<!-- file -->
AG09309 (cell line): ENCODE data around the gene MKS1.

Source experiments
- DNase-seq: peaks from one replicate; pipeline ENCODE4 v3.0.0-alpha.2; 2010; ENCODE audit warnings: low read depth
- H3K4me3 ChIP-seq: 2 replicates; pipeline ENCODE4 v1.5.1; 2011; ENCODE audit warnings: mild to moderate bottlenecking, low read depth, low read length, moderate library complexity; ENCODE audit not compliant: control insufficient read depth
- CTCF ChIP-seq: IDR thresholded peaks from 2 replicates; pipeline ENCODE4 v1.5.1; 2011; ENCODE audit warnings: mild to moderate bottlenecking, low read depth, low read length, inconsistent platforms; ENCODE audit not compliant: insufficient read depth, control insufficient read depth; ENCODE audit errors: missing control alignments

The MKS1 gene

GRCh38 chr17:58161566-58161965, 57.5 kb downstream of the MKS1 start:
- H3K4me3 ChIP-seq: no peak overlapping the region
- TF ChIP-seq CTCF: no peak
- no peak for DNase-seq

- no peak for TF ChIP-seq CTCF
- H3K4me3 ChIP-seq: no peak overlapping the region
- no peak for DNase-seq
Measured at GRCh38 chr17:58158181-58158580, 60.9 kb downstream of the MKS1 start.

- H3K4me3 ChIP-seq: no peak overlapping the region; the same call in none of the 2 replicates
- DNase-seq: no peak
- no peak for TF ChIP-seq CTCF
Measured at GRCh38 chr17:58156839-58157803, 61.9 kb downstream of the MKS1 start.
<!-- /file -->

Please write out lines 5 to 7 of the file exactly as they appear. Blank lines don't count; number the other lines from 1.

- CTCF ChIP-seq: IDR thresholded peaks from 2 replicates; pipeline ENCODE4 v1.5.1; 2011; ENCODE audit warnings: mild to moderate bottlenecking, low read depth, low read length, inconsistent platforms; ENCODE audit not compliant: insufficient read depth, control insufficient read depth; ENCODE audit errors: missing control alignments

The MKS1 gene

GRCh38 chr17:58161566-58161965, 57.5 kb downstream of the MKS1 start: